Friday, May 19, 2017

Odell Beckham and the art of the slant.


Hi guys,

I was inspired to make this post after seeing the fastest guy in pads thread. I took a look at Odell's previous long touchdowns on slants, and decided to share them with you. The reason I am doing this is to show that a) this is one of the most dangerous plays in the game. Odell on a slant is a grave threat for opposing defense's because Odell not only has great speed, he has a great eye for the endzone. Once he catches the ball, he turns his attention to the endzone and often gets there untouched. b) 40 time isn't everything. Odell ran a 4.43 but is truly a 4.3 guy in pads. It's noteworthy that Odell's patented slant for a long touchdown first happened in his second season. During his rookie year, he has 12 touchdowns in 12 games, but none were for a long slant play. I think this is partially due to the fact he simply wasn't as fast during his rookie season because of a lingering hamstring injury. However, in 2015, Odell was noticeably faster and we first saw this in week 2:

First long slant, 67 yards. This is against the Falcons in 2015, and is impressive because Odell easily separates from Robert Alford, who ran a 4.34 at the combine (incorrectly listed as a 4.39). That's faster than Odell, but Odell is probably faster in pads. Also, a sidenote, Odell's first career touchdown was against Robert Alford a season before this.

The second slant, 72 yards is against the Jets in 2015 and it is a quick slant from the slot designed to get the first down, but if you notice, once Odell catches the ball he turns his hips and has his eyes on the endzone.

The third one I got is from last season against the Ravens. For context, the Giants were down 3 with 1:35 to go and the play is 4th and 1. Eli hits Odell on a slant and instead of taking the open field in front of him, Odell changes direction and runs through the Raven's defense. If you notice, Odell isn't touched after he catches the ball, and realizes he's going to score when he reaches the 25 yard line.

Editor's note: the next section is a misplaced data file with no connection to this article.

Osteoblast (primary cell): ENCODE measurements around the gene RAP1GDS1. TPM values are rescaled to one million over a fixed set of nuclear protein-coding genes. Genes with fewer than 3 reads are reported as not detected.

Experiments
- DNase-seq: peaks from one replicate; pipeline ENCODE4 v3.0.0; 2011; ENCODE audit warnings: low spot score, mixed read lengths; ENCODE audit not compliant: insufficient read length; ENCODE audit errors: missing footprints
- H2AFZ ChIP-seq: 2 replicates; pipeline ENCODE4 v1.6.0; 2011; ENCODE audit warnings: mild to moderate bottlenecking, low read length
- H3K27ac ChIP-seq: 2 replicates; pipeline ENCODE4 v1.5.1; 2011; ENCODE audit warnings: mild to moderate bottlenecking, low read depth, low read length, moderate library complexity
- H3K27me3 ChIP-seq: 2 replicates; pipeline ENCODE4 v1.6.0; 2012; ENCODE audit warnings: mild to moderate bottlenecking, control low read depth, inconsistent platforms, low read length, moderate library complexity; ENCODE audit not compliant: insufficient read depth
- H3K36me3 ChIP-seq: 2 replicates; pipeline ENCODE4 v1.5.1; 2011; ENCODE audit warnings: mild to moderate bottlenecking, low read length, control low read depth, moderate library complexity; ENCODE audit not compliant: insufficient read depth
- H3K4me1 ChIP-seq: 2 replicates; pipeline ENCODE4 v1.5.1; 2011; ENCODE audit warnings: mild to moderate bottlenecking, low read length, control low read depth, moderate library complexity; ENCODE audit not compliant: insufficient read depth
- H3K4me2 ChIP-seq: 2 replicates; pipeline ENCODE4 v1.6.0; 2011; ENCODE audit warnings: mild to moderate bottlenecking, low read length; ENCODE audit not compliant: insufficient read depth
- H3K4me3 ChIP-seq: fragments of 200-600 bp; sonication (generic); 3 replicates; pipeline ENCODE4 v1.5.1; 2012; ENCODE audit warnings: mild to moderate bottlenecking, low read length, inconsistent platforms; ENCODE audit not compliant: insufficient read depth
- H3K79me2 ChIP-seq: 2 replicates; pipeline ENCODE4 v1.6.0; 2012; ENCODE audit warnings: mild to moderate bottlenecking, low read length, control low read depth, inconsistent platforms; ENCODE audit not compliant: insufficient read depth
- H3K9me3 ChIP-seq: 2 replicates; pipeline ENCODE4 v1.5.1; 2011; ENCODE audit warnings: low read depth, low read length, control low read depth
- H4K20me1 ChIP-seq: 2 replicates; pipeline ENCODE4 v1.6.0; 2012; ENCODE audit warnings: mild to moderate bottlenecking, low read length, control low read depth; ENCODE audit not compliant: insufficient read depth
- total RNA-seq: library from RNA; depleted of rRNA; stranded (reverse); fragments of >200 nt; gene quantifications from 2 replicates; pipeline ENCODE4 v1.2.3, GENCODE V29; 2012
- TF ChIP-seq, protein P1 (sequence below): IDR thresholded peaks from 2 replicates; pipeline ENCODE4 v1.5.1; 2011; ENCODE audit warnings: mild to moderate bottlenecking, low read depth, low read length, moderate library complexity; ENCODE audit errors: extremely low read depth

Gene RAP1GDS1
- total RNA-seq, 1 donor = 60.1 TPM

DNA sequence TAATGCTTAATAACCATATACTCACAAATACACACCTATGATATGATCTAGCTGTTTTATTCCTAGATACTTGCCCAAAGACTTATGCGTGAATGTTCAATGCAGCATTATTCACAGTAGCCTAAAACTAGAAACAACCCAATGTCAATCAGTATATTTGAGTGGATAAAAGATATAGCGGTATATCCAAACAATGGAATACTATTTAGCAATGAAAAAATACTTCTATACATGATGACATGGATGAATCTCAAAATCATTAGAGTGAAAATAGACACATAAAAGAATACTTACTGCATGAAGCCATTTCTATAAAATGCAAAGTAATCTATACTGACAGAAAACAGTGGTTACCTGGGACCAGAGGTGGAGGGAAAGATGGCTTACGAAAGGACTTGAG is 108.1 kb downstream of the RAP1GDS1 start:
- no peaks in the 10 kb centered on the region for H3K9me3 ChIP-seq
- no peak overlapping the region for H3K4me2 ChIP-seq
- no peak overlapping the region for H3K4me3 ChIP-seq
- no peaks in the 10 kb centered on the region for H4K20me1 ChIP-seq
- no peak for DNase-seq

The next slant he scored on was two games later versus the Eagles. Not a long play, but again, you see how easily he separates from the defender and once he catches the ball, he hits another gear. What's interesting about this one is that it's in the redzone (catches it on the 20) and the Eagles are in cover 1 with one safety deep. If a team does that, they are asking the Giants to hit Beckham on a slant which Eli will try to do.

On this next play, the Cowboys make this fatal mistake by having one safety, Barry Church, deep. This spells death for them, and is something they are usually very good at avoiding. The Cowboys play Odell the best of all the NFC East teams, because they almost always double cover him. This is the best way to avoid Odell scoring on a slant.

However, Odell is also a deadly shallow cross route runner, which is another route where you see his speed, and something the Giants deploy often. For example, here is a simple shallow cross/drag route where Odell simply out runs everyone for the first down. Note how he switches hands, which he does often and does very well.

Here is another shallow cross this one is a touchdown against the Browns.

Against the Eagles, Odell again showed his speed on a shallow cross. where he easily outruns the LB to get a ton of yards after catch.

Overall, it's safe to say Odell is indeed one of the fastest guys in pads on the field, but that also has a lot to do with his quickness. Once he catches the ball, he jolts away from the defender, and due to his vision, this works best on a slant. We see that here. Though he doesn't score, he still jolts away from the defender. The moral of the story? Don't go cover 1 agains the Giants.



Submitted May 19, 2017 at 09:45PM by _JJ_Gittes
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